Still, to avoid that double-dip recession, the economy has to move from a government-led recovery to the private sector.
The government stimulus has been a major reason why consumer spending, which had fallen of a cliff, has actually begun to rise. Consumer spending contributed to the growth of Gross Domestic Product (GDP) in the third quarter, giving them at least a small role in ending the recession.
However, much of that consumer growth was spurred by government stimulus. We need to be concerned about the transition from government stimulus to private consumption.
The government’s stimulus was front-loaded in the first half of this year, and its removal will be a major hurdle for income and for spending in 2010. While the biggest boost to consumption is over, fiscal stimulus will continue to provide strong support in the final months of this year, and into early next year. However, that fiscal support is declining. The programs aimed at directly supporting household cash flow have either expired or have peaked, and the labor market is deeply troubled.
But all is not lost – just declining. The government’s support to household cash flow will be about $50.4 billion this quarter, compared to $56 billion and $83 billion in each of the previous two quarters, respectively. Government-extended unemployment insurance benefits will add $2.4 billion to income next year, although that’s a substantial drop from this year’s $40.5 billion.
The coming year will see a transition, characterized by unevenly distributed industrial growth. GDP will grow, but by how much is dependent upon a number of variables including personal income and spending. But even with much improved income and spending figures, growth will remain below trend due to the permanent scars created by the damage of a banking crisis.
The Financial Times recently covered the International Monetary Fund’s (IMF) World Economic Outlook. The IMF studied recessions associated with “88 historical banking crises between 1970 and 2002 and found, on average, that countries do not earn back all the lost ground after the recession” for about seven years.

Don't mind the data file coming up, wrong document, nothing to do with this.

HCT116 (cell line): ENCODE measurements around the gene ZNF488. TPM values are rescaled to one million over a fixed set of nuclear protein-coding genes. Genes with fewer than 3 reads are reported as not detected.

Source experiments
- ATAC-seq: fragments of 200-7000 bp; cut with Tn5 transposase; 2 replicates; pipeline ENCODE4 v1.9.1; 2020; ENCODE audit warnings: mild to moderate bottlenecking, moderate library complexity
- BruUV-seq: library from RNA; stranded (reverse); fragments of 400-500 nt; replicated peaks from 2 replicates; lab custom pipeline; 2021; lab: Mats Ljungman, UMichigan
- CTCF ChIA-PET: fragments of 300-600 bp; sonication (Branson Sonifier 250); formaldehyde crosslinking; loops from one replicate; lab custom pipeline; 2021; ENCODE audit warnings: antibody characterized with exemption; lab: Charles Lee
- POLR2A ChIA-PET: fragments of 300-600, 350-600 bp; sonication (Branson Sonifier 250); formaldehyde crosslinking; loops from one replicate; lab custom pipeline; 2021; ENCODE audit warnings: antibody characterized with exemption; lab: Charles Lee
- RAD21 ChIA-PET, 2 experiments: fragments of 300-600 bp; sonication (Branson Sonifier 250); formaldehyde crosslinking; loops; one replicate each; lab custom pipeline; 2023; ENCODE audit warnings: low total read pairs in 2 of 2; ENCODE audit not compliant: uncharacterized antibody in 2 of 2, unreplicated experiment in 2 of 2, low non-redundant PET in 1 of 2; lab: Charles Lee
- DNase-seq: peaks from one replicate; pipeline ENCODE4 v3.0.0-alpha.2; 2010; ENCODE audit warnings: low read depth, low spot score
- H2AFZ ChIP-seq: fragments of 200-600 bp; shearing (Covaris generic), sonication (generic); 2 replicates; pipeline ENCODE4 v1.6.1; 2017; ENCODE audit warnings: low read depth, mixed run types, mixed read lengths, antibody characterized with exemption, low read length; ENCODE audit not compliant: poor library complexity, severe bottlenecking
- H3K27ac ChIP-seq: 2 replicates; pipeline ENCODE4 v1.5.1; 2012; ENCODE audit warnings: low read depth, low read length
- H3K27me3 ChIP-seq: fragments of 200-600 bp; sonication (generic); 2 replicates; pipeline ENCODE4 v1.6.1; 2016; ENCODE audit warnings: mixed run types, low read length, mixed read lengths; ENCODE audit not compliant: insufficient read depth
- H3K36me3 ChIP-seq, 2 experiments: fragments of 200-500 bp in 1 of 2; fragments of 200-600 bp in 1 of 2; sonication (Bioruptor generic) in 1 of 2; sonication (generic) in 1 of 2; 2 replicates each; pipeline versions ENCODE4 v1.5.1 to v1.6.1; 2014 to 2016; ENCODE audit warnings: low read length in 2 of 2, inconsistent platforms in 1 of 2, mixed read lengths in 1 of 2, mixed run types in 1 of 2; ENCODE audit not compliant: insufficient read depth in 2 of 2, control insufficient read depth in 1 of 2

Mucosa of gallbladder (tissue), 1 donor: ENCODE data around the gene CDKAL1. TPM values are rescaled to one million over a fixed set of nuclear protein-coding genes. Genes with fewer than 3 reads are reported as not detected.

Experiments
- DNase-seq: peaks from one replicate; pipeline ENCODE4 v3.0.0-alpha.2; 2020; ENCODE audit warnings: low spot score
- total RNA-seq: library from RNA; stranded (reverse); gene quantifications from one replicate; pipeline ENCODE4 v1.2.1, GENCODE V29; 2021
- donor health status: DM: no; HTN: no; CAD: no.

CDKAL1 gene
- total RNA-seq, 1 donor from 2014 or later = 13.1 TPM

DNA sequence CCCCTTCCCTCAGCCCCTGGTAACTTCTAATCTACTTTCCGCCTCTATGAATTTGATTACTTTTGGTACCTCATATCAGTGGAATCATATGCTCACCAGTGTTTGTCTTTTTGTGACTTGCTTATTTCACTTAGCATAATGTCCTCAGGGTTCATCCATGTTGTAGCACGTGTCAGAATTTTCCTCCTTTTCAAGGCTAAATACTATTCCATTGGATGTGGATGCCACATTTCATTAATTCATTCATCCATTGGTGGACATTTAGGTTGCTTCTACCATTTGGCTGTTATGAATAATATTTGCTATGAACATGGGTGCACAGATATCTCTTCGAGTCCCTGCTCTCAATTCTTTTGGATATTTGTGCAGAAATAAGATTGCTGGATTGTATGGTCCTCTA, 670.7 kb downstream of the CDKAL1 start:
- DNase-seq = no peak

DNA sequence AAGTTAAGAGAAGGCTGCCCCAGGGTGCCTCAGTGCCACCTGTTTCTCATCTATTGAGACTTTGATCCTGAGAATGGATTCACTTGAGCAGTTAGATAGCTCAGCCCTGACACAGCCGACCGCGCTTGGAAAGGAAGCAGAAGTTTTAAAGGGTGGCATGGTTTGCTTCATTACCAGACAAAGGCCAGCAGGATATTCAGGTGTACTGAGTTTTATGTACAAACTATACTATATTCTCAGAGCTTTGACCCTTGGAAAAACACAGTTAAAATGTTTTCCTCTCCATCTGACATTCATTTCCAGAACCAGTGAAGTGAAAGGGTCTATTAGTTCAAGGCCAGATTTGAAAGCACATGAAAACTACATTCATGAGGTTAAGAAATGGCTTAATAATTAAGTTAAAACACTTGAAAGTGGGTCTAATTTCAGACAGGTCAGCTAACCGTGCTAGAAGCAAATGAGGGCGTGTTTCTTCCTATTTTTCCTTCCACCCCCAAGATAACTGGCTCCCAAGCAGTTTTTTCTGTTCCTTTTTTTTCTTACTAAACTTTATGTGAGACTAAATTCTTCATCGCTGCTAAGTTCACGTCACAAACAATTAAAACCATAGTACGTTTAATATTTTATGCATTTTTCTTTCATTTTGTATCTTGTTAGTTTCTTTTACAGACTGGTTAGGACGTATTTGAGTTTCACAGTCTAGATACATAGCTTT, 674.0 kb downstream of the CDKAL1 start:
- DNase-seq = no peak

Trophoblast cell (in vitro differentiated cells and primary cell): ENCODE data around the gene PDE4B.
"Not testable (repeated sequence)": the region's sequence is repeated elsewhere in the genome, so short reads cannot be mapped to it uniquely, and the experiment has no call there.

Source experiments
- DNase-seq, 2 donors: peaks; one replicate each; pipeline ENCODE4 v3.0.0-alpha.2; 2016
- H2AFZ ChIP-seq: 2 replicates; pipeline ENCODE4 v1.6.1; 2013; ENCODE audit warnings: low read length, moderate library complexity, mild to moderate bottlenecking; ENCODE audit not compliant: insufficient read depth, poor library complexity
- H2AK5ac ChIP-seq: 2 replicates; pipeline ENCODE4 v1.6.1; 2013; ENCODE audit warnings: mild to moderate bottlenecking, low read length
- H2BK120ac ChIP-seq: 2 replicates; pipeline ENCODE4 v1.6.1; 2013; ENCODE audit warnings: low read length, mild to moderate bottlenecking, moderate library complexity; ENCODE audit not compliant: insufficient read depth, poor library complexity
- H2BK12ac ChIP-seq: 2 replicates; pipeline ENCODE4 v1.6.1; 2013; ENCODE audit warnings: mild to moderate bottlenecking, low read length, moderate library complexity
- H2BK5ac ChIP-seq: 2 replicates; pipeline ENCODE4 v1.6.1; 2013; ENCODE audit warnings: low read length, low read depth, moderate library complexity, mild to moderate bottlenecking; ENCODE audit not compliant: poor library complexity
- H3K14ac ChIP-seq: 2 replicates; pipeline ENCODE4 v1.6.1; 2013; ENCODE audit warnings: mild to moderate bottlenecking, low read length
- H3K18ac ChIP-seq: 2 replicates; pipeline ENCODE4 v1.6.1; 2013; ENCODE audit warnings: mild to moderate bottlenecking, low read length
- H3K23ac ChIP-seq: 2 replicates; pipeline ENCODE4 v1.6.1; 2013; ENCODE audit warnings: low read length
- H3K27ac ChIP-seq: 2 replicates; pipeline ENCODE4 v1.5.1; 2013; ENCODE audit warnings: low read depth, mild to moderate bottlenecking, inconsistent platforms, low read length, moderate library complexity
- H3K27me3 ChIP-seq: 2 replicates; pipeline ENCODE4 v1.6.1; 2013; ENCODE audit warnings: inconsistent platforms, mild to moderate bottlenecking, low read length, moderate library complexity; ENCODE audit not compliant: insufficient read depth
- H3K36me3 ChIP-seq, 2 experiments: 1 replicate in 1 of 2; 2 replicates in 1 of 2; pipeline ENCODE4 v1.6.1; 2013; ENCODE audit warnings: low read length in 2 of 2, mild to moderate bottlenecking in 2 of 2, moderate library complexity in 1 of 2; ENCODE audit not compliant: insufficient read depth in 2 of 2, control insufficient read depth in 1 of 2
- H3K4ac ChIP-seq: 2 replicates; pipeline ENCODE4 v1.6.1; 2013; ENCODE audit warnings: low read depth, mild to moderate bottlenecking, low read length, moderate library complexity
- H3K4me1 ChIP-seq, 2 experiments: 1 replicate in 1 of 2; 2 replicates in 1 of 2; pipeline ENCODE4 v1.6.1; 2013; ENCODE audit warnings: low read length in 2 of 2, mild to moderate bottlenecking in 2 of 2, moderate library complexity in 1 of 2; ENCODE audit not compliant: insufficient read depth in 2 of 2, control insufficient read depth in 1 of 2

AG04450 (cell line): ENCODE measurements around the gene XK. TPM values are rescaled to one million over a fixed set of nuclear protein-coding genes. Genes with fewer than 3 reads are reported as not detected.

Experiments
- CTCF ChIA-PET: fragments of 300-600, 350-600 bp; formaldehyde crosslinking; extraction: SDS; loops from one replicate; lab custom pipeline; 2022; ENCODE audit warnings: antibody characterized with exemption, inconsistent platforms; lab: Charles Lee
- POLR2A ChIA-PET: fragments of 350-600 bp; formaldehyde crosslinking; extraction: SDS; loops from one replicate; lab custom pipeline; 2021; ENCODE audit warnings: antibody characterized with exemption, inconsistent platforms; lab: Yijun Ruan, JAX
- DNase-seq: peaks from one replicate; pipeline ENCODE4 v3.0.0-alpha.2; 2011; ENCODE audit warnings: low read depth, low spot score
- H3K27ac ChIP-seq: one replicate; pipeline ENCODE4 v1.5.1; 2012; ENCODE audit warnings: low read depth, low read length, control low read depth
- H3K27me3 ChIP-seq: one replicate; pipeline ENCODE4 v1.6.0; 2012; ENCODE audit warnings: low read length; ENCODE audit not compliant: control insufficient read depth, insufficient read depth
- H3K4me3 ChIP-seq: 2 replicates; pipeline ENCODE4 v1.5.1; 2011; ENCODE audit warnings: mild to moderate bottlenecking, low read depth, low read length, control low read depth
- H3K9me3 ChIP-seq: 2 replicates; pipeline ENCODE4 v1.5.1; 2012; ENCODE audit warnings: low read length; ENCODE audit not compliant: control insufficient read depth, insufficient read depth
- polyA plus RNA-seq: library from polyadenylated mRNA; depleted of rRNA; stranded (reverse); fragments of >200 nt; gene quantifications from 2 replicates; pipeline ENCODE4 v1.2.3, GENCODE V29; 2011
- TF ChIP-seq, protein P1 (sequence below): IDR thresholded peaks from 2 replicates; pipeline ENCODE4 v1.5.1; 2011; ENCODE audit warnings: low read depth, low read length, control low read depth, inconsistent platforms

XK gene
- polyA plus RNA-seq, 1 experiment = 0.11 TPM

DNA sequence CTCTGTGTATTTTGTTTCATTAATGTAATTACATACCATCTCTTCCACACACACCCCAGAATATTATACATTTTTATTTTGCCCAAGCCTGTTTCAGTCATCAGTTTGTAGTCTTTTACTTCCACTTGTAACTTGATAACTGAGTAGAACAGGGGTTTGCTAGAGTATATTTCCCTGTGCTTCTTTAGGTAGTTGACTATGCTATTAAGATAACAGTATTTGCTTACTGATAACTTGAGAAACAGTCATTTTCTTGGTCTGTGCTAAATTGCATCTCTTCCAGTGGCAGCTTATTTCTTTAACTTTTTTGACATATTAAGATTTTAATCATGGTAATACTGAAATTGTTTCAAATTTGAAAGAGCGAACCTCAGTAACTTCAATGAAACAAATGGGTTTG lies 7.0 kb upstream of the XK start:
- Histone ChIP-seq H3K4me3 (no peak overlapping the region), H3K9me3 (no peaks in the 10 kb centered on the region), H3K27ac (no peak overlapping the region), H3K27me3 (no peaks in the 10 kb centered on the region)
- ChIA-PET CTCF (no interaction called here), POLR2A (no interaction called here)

This damage is caused by three factors.
1) Unemployment is persistently higher as labor is reallocated. For example, pre-crisis residential construction required an inordinately high number of workers and now those same workers must somehow be reallocated elsewhere.
2) The capital stock is permanently impaired as it ages and is scrapped. Plant, property, and equipment are not only underutilized, but unused. New purchase of capital stock will be affected as credit restrictions disallow required updates.
3) When new labor and new capital do eventually come together, they do so with less productivity than previously expected as labor’s skills not only diminish, but also have to contend with less flexible learning curves.
None of this necessarily argues for a double-dip recession, but it does reinforce that while the next couple of quarters will register good growth globally, the probability is that for all of 2010 growth will be anemic, especially in the U.S.
A lot has to go right in the changing of the guard to sustain current growth. But, historically, a lot of things do go right – even when they seem that they won’t. And there are things going right today.
The Conference Board’s Index of Leading Economic Indicators (LEI) increased for the seventh consecutive month in October. The LEI is 4.2% higher on a year-ago basis. This is the fastest year-over-year rate of growth since 2005 and is a drastic change from March’s 3.9% decline.
The LEI index is now above its December 2007 level and continues to advance. Some argument can be made that perhaps the torrid pace of the LEI index is overstating the pace of the U.S. economic recovery, and that the recovery remains fragile. But all data strongly argue that a double-dip recession is, as of right now, just conversation based on human nature and not based on probability (not that we take the conversation lightly).